As I prepared for Confirmation in eighth grade, I found myself praying most especially for the gift of wisdom. I do not remember why this gift appealed to me, but I know I wanted that gift more than the others. So I prayed and prayed, and, like most of my prayers at this time, these prayers were always lists of requests that I had for God. I cannot say that it was very personal and, looking back, it definitely did not seem very spiritual. I had a desire and I relied on God to answer my supplications. So I prayed, and I felt well-prepared for my life in high school. I made several mini vows to myself, including that I would not have sex before marriage (if I ever got married) and that I would never smoke a cigarette.
As grade school came to a close, I found myself to be a happy kid with a goofy sense of humor who thought a lot about the future, who respected his parents, teachers, and priests, and who did the stuff Catholics are supposed to do, without necessarily understanding the why. I had a very clear sense of right and wrong, and I also found myself with a pretty optimistic view of death (and consequently of life, as well). I did not understand the personal nature of my relationship with God, and the concept of spirituality was not on my radar; but I think the foundations of my spirituality were all laid in those elementary school years in Silver Spring.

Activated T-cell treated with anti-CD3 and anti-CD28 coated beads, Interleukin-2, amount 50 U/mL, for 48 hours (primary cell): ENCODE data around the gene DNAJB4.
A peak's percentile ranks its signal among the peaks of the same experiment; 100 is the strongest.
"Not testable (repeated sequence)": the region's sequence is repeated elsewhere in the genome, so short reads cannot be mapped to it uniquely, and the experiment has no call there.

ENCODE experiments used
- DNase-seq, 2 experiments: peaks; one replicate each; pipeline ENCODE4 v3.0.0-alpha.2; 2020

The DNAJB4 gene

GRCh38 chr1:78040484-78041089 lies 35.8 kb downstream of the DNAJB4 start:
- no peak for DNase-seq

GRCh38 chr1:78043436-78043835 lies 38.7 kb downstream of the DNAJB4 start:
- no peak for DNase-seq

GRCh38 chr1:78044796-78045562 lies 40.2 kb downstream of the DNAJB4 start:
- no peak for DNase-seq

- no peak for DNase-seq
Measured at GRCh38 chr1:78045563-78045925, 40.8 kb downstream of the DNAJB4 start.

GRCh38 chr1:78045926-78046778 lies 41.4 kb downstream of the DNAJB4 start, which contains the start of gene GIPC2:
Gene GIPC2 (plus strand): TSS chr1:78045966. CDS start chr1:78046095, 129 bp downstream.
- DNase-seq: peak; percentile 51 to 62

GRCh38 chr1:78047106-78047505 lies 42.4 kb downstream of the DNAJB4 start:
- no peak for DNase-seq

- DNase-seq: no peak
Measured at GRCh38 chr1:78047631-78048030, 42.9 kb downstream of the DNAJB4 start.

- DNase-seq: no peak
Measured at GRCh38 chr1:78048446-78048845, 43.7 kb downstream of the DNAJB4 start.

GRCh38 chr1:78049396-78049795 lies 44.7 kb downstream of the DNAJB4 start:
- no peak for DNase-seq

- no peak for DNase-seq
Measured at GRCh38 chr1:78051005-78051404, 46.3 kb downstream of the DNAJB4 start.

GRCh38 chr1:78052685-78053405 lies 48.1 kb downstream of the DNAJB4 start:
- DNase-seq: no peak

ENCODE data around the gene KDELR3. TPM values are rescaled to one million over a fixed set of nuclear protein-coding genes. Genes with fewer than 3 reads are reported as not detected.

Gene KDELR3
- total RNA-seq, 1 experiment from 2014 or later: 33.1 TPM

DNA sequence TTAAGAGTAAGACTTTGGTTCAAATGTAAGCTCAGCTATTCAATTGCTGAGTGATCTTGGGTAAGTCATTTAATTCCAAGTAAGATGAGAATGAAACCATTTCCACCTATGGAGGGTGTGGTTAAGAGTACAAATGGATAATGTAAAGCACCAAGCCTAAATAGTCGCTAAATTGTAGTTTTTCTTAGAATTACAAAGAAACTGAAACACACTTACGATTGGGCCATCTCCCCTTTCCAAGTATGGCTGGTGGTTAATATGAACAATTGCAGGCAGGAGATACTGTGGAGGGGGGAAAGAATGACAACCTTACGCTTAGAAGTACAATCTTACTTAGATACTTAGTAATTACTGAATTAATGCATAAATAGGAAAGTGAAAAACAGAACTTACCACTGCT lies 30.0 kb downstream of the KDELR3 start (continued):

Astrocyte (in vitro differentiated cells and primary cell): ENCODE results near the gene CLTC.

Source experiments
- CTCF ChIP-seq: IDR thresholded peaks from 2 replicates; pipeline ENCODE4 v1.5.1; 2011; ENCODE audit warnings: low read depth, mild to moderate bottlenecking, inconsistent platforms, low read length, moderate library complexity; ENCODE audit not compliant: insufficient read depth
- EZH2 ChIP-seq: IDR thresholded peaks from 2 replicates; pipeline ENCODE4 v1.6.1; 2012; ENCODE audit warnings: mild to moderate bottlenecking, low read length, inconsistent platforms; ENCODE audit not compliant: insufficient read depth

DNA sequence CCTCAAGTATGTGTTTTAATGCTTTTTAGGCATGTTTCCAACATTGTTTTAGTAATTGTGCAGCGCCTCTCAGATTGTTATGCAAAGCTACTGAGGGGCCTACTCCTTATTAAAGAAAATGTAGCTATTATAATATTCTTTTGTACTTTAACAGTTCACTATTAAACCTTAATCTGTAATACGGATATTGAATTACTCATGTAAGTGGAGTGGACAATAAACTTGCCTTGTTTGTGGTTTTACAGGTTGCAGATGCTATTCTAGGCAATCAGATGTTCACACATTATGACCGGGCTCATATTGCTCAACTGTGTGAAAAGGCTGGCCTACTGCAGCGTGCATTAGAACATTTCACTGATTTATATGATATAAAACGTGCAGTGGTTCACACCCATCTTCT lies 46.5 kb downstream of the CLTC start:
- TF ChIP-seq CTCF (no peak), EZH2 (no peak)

High School in Washington, DC
For the next four years, Gonzaga College High School was to be my home away from home. I was already in awe of priests, but I was entering a tradition-laden school where not only priests ran the administration of the school, they taught the classes as well! These Jesuits taught anything and everything, not just Religion. My first encounter with one of these intellectual giants was with my math teacher, Fr. Woodward. Fr. Woodward was an old genius with a shaking voice, but a rock-solid sense of logic. He led each class with the Our Father, and we all knew the wrath of our Father would fall on any who fell out of line. That sense of fear dominated my growing spirituality. During our freshman retreat, I remember the leader asking if we believed in God. I answered that I better believe in God, because if I didn’t and there was a God, I’d be going to hell. And if I did believe in a God and there wasn’t a God, there was no harm done. I later learned that this was Pascal’s wager; well, it was my wager as well.